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Monday, November 7, 2011

Good news in New York State

Assemblyman David Weprin calls for change in state to give adoptees access to their birth records                                                                                                            

Change would help track family and medical issues

Sunday, November 6 2011, 6:38 PM
Nov 6, 2011 - Manhattan, NY
Norman Y. Lono/NORMAN Y. LONO
Nov 6, 2011 - Manhattan, NY
State Assemblyman David I. Weprin on Sunday called for a change in state law that bars adoptees from seeing to their birth records.
Weprin said he is sponsoring the “Adoptees Bill of Rights” bill to give adoptees access to their birth certificate and medical records once they turn 18. Weprin said birth records are sealed and kept by the state Department of Health once someone is adopted.
"This bill would allow adoptees, when they turn 18, access to their original birth certificate,” Weprin, joined by adoptive advocates, said Sunday on the steps of City Hall. “It is time these archaic laws be amended to reflect our current reality.”
Adult adoptees must go through the courts to get their records - a costly move with no guarantee of success, adoptive advocates said.
“They are the only classification of persons that have no right to their birth information,” said Ellyn Essig, legal advisor for Unsealed Initiative, a group fighting for adoptee access to birth records. “All we’re looking for is equal footing with everybody else.”
Larry Dell, 63, of Maplewood, N.J., discovered he was adopted four years ago, and said changing the law would help him find his family.
“I would get my original birth certificate with the names of my parents,” Dell said. “That’s what I need. That’s the missing piece.”
Weprin said the bill has wide bipartisan support, and he anticipates a vote when the assembly goes back into session in January. Seven other states have passed similar legislation.
Weprin said access to birth records wasn't only a human right, but it allows adoptees to find out their family medical history.
Adoptee Joel Vergun, 51, agreed. Vergun said finding his birth mom, Jill Auerbach, 68, of Poughkeepsie, was the difference between life and death.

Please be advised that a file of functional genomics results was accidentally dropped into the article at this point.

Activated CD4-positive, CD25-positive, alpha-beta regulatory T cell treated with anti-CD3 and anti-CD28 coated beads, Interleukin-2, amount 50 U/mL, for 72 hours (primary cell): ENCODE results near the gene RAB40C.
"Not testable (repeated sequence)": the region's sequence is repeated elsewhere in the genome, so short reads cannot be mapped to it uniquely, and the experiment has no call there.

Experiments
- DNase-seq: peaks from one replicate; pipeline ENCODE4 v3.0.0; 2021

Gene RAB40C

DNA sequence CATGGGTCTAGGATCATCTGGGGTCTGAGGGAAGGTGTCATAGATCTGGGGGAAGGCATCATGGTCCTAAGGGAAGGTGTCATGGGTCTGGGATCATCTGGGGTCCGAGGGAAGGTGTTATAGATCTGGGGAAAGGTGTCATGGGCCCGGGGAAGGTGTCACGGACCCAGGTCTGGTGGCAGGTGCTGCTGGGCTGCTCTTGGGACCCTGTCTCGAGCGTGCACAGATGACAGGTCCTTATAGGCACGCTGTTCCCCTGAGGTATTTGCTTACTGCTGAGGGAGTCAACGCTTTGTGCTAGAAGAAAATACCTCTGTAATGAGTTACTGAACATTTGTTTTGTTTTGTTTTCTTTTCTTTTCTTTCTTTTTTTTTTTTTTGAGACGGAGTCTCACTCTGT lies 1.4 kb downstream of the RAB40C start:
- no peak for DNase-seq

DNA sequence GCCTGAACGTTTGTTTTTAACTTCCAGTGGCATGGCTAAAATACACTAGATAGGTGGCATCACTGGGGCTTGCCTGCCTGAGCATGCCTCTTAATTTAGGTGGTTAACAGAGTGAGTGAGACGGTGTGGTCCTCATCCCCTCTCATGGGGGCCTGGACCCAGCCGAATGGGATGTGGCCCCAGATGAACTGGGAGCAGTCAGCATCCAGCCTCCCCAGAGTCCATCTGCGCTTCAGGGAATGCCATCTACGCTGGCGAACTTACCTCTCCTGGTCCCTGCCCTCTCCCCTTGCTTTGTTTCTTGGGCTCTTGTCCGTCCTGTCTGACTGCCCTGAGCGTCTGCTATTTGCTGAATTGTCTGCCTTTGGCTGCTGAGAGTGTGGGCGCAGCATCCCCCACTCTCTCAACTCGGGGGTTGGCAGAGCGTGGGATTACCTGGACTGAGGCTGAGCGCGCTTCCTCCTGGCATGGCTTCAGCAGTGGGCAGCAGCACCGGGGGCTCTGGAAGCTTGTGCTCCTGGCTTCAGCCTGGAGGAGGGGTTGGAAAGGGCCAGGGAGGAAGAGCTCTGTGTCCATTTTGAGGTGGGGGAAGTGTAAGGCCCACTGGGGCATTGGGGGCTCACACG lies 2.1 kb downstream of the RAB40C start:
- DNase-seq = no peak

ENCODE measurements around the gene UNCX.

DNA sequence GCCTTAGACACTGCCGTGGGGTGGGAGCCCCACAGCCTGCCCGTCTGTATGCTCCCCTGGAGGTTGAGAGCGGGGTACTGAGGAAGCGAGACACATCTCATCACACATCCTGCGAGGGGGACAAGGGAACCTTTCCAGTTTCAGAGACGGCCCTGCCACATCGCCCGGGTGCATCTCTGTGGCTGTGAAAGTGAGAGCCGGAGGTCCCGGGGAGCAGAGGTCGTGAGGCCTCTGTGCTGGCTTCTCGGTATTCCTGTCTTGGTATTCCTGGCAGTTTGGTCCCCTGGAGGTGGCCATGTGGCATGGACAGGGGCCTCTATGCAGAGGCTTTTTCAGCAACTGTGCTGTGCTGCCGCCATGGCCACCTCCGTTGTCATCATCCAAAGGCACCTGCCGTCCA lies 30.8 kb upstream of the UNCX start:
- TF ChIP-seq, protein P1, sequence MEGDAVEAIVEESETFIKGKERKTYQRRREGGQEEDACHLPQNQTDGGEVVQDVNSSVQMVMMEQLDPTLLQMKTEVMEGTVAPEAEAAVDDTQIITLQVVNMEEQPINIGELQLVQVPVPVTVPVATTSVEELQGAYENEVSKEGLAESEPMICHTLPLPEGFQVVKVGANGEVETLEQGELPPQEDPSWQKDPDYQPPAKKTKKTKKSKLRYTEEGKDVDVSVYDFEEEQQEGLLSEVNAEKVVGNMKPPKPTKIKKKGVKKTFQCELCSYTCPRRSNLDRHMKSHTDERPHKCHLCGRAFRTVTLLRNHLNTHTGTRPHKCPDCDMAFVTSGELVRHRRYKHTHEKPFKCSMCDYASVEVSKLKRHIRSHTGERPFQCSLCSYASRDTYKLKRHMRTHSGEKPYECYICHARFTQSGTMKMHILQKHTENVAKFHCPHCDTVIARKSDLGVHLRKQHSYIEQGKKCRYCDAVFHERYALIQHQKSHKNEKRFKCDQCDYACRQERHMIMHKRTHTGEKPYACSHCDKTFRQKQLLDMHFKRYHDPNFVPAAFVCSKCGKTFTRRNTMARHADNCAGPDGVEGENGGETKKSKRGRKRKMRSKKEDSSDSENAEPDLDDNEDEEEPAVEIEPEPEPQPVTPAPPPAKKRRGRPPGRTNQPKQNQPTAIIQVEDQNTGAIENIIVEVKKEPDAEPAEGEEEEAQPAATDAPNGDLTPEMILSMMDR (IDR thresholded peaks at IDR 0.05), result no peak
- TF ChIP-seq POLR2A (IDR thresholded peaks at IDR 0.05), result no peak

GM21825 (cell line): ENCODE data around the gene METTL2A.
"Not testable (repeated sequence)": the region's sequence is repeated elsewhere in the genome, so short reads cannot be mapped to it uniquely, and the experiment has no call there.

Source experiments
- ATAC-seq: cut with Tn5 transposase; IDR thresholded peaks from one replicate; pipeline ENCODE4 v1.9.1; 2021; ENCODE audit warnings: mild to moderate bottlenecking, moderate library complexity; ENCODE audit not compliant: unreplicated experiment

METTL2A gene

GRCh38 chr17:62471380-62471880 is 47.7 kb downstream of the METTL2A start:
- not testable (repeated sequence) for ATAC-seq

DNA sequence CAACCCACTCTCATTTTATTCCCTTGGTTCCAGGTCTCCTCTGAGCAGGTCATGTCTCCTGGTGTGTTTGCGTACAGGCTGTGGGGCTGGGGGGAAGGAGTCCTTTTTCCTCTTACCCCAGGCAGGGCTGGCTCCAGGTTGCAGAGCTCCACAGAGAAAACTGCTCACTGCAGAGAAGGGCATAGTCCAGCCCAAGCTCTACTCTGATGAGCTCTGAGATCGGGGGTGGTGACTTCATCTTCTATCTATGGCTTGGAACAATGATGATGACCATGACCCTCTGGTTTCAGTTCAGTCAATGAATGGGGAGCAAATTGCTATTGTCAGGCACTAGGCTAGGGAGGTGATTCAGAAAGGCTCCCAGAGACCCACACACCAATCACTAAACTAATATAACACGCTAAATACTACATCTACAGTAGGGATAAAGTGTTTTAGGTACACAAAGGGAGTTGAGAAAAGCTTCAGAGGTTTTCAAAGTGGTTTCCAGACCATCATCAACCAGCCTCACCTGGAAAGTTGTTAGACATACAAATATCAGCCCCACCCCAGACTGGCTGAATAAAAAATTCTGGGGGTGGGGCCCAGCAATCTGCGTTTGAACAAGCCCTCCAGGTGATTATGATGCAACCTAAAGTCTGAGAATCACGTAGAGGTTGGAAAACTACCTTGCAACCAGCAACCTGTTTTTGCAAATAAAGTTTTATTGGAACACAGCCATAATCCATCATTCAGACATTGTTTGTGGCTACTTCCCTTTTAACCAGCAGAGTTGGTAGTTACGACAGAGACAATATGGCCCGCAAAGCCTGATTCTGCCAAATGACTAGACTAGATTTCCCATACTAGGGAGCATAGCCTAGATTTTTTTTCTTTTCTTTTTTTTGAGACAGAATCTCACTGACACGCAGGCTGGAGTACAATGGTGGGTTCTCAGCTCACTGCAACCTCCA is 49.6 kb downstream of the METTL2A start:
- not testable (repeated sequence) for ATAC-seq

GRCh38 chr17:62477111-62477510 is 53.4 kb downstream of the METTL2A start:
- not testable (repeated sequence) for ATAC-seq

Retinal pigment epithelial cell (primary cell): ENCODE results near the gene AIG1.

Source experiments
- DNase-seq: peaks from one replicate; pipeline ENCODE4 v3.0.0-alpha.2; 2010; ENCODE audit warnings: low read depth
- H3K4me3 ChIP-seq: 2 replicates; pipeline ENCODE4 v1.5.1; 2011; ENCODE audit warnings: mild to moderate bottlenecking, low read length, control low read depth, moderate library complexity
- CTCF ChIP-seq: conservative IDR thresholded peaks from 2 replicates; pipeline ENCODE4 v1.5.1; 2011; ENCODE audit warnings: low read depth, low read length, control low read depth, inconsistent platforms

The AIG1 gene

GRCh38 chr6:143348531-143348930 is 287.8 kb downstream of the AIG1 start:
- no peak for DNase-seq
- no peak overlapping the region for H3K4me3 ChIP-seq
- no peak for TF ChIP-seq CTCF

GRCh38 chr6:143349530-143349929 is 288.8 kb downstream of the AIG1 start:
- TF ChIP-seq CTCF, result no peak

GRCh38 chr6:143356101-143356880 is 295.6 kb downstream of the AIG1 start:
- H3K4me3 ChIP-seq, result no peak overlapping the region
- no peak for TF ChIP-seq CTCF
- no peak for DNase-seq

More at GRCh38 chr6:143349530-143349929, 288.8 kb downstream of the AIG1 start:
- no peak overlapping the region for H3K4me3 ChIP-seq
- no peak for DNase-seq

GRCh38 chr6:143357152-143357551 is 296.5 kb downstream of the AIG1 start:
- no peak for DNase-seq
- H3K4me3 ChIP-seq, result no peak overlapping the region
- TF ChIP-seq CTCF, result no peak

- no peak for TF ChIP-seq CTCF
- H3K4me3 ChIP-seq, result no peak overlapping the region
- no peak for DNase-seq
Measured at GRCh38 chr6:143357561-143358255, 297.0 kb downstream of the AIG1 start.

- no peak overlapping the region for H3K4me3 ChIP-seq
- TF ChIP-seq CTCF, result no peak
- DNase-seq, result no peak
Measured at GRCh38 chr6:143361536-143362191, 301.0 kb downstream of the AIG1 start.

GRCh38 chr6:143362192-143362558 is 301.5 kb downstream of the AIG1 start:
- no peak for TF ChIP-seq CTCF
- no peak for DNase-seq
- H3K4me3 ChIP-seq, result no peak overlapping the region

“There's a serious history of heart disease in my family,” Vergun said. “Because she found me eight years ago, I went and had some tests done that I wouldn't have known to do otherwise. They found a couple of conditions, which were treated, which would have caused me to have an arrhythmia, which would have caused my heart to suddenly stop like it did my birth father. She saved my life.”
November is National Adoption Month.

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Veronica, we adult adoptees are thinking of you today and every day. We will be here when you need us. Your journey in the adopted life has begun, nothing can revoke that now, the damage cannot be undone. Be courageous, you have what no adoptee before you has had; a strong group of adult adoptees who know your story, who are behind you and will always be so.

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New York’s 4o-year battle for OBC access ended when on January 15 2020, OBCs were opened to all New York adoptees upon request without restriction. In only three days, over 3,600 adoptees filed for their record of birth. The bill that unsealed records was passed 196-12.

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As the single largest unregulated industry in the United States, adoption is viewed as a benevolent action that results in the formation of “forever families.”
The truth is that it is a very lucrative business with a known sales pitch. With profits last estimated at over $1.44 billion dollars a year, mothers who consider adoption for their babies need to be very aware that all of this promotion clouds the facts and only though independent research can they get an accurate account of what life might be like for both them and their child after signing the adoption paperwork.

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